Full release here.

      Also from Australia, trade surplus widened to AUD 3.02B in September.

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      SNB Jordan: Swiss among hardest hit in full-scale trade war

        SNB Chair Thomas Jordan warned yesterday that Switzerland could be heavily hit if full-scale trade war broke out. He said “All countries would feel the detrimental effect of a global trade war, but small, open economies such as Switzerland would be among those hardest hit.”

        Additionally, the current trade tensions have already made it more difficult to conduct monetary policy. He noted, “a wave of protectionism would create a lot of uncertainty, be it with regard to the short-term development of the real economy and prices, or with regard to the longer-term macroeconomic context.” And, “the risk of monetary policy mistakes would increase, at least while the economy is in the process of adapting to the changed market conditions.”

        Jordan also asked the question that the Swiss Franc could be “sought as a safe haven in the event of a trade war”, and Swiss could “face particularly strong exposure to a severe contraction in world trade”.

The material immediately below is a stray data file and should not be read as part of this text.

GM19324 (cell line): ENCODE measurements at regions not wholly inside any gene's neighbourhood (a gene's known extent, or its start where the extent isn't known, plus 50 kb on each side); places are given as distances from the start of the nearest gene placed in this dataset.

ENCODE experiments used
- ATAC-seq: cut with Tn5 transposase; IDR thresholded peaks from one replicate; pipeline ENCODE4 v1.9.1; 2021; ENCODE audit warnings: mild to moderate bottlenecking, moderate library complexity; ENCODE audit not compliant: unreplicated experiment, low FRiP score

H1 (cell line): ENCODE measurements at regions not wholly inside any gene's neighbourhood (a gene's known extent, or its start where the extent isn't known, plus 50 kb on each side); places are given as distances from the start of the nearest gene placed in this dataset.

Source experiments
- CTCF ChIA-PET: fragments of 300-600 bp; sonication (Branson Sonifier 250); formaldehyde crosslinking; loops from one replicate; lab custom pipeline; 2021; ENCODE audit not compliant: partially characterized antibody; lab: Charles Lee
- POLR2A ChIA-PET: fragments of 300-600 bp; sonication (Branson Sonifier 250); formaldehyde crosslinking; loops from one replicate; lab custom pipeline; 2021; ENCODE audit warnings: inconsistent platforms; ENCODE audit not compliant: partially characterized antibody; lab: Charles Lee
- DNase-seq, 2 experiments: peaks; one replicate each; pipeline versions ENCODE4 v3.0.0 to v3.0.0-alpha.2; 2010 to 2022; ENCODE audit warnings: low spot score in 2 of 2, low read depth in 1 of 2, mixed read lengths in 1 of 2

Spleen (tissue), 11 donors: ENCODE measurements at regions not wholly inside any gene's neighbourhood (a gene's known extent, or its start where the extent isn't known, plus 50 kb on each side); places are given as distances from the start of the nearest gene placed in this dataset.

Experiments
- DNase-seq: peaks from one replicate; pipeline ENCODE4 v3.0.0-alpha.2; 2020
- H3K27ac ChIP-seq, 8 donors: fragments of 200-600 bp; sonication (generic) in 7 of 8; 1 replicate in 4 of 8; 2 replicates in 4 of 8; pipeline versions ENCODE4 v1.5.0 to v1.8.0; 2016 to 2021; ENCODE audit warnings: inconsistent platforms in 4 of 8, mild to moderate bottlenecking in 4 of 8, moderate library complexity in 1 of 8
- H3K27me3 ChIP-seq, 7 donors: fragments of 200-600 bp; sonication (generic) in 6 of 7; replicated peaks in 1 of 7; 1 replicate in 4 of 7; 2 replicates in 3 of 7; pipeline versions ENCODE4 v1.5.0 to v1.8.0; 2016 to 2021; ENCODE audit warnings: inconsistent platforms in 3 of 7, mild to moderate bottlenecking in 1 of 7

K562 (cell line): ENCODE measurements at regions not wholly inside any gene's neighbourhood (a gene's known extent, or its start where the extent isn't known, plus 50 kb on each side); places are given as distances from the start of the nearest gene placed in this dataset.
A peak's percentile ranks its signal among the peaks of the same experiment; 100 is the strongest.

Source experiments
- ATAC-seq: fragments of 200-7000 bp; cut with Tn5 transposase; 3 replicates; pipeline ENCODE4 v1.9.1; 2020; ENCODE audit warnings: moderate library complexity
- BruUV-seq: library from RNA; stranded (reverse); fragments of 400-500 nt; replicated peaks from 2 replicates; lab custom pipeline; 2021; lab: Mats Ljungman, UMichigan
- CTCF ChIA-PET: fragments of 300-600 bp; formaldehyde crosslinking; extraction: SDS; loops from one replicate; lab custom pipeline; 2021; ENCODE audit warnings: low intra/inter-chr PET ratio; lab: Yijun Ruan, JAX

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        White House Kudlow: Additional tariffs on China not set in stone

          White House economic adviser Larry Kudlow said the additonal tarrifs on China are not “set in stone right now”. He added, “if some kind of amicable deal with China were to happen, then a lot of tariffs might be pulled back.” Also, “The policy talks determine this, not an arbitrary timetable. If the policy talks go well, then we’ll have a much better situation. If the policy talks don’t, it may deteriorate.”

          Kudlow also said Trump mentioned in a recent interview that if there are “promising policy discussions, I don’t know about a full fledged deal, but if things go well, maybe some tariffs get withdrawn and maybe not.” However, Kudlow didn’t specify which interview he referred to. Instead, the only know one is with Fox News Channel’s “The Ingraham Angle” which Trump said he expects a “great deal” with China, without mentioning withdrawing tariffs.

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          Pound rally extends as UK seals Brexit deal on financial services with EU

            Pound rallies further today on more positive Brexit news. The Times reported that a tentative deal is agreed between UK and the EU on all aspects of a future partnership on services. Most importantly, that would grant access of EU markets to for British financial services companies. Prime Minister Theresa May’s senior advisor Oliver Robbins is handling the negotiations in Brussels and is expected to complete it within three weeks.